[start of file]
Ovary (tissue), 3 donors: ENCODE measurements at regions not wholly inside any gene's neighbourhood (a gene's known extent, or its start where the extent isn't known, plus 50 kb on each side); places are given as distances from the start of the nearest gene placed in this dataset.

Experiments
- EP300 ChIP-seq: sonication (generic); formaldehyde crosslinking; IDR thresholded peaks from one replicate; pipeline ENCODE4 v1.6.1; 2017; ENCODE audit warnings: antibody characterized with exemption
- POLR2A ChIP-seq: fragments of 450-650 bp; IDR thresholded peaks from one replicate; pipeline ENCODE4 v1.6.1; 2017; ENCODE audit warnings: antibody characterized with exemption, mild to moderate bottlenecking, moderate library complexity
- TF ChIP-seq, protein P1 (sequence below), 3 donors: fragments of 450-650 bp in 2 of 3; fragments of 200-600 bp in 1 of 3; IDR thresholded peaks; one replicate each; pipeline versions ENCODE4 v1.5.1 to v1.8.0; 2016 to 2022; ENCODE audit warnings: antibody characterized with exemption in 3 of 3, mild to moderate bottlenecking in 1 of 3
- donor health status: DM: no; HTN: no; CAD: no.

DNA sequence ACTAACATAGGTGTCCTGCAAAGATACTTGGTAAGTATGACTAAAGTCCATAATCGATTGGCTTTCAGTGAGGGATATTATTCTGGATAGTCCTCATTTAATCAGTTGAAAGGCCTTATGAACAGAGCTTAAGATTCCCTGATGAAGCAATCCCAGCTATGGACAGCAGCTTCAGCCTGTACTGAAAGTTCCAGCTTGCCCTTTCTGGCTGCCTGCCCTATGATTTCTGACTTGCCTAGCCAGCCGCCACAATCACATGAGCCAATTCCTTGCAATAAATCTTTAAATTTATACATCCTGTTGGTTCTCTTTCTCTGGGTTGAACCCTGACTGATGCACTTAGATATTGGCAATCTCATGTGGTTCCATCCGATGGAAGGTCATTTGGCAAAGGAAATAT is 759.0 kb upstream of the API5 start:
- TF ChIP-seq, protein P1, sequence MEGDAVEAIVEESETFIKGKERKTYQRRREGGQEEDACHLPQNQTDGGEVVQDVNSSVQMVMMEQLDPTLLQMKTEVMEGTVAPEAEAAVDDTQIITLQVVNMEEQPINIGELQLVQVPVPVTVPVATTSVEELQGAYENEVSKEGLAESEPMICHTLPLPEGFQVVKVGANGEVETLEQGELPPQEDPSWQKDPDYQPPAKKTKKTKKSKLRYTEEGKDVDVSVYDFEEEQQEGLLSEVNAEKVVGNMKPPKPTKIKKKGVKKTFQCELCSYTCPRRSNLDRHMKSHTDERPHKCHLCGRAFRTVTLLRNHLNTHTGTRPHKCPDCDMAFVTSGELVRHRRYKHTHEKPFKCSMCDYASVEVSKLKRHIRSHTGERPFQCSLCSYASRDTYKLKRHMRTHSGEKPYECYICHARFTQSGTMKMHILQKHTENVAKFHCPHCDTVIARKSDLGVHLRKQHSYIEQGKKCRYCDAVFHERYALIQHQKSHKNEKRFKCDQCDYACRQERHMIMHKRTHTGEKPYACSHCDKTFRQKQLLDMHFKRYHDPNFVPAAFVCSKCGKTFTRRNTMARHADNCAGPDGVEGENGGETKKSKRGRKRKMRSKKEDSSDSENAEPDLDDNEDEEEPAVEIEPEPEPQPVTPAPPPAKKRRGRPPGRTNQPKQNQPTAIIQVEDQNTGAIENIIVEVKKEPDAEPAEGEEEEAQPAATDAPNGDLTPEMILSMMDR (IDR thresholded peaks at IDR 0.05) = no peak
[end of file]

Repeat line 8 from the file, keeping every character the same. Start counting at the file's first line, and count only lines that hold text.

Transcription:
- TF ChIP-seq, protein P1, sequence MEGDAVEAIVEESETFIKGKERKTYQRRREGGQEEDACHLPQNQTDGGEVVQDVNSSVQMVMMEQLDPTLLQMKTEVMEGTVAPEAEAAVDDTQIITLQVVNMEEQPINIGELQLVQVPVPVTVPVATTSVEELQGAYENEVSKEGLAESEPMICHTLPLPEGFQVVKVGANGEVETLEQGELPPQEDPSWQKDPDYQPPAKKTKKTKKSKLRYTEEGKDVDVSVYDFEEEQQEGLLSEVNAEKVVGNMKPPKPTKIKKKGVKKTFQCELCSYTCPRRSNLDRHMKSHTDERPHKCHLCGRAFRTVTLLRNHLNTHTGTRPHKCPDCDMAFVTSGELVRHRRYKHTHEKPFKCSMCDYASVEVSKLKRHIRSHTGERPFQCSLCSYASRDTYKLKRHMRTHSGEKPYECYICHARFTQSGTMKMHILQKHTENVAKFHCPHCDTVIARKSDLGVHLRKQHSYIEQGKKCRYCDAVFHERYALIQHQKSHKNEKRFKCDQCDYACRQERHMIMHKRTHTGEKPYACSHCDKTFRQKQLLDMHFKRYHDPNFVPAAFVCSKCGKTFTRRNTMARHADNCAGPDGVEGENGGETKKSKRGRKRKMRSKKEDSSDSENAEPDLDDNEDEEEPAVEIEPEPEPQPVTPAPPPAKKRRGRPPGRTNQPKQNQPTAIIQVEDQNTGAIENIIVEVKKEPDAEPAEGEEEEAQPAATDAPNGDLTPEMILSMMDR (IDR thresholded peaks at IDR 0.05) = no peak